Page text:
UPDATE (19th March 0:00 BST): This piece has been updated with additional comment and information from BitFury.
As reported by the Wall Street Journal, former Deputy Assistant Attorney General Jason Weinstein will act as a regulatory and law enforcement liaison for BitFury. Currently a partner at Washington, DC-based law firm Steptoe & Johnson LLP, Weinstein will serve in a private capacity while continuing his work at the law firm.
Weinstein resigned from the Justice Department in 2012 during a Congressional investigation into Operation Fast and Furious, a failed gun-walking program that dates back to the Bush administration, and is believed by some to have contributed to an increase in Mexican gang violence and the murder of a US Border Patrol officer in 2010.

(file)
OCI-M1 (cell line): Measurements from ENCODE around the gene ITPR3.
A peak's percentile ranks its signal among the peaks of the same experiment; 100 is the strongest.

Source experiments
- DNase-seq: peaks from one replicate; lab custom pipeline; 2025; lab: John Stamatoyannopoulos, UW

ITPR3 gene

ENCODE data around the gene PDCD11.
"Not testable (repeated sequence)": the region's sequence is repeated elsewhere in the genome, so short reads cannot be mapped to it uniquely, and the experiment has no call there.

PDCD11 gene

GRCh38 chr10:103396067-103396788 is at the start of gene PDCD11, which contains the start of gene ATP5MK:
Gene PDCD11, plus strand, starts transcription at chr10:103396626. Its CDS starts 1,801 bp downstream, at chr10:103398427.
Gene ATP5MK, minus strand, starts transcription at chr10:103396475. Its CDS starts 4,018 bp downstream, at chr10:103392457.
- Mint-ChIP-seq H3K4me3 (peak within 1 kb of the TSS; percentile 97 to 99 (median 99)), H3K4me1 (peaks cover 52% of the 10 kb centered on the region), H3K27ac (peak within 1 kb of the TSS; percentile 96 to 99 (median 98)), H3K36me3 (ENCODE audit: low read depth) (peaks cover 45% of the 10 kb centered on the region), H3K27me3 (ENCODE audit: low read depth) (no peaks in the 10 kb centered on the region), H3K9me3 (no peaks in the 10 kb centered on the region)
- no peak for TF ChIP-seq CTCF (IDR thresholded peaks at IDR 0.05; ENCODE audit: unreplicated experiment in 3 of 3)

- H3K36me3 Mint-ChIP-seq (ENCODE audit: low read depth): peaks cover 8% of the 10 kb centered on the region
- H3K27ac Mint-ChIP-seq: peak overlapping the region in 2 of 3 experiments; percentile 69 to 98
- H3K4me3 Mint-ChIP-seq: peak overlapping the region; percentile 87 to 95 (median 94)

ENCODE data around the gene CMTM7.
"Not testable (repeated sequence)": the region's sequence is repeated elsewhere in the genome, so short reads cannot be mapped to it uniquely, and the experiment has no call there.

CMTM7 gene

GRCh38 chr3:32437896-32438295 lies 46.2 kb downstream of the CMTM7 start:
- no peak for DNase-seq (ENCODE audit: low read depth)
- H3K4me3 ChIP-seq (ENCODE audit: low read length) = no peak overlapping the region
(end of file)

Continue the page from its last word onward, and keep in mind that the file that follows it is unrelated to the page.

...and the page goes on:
During an interview with the Journal, Weinstein spoke favorably of bitcoin's open transaction ledger and its potential role in law enforcement, noting:
"The glass-half-empty view of the blockchain is that this is anonymous and we are never going to be able to track criminals, but the glass-half-full view is there is traceability and a real advantage in having every transaction in the history of the currency available."
Weinstein went on to suggest that there is a need for greater oversight of the bitcoin industry in order to root out what he called "bad actors" in the system.
"It is in everyone's interest for bad actors that use a new technology to be rooted out so that everyone else can enjoy the fruits of that technology," he said.
BitFury CEO Valery Vavilov said that the addition of Weinstein to the company's strategic board gives it an edge in Washington, explaining that he believes Weinstein will be well-placed to speak on behalf of the company and the bitcoin industry as a whole. He added that BitFury is also weighing the creation of a new office in Washington sometime in the future.
"We are excited to add Jason Weinstein to our advisory board," he said in a statement. "Mr. Weinstein's extensive expertise in cybercrime is invaluable."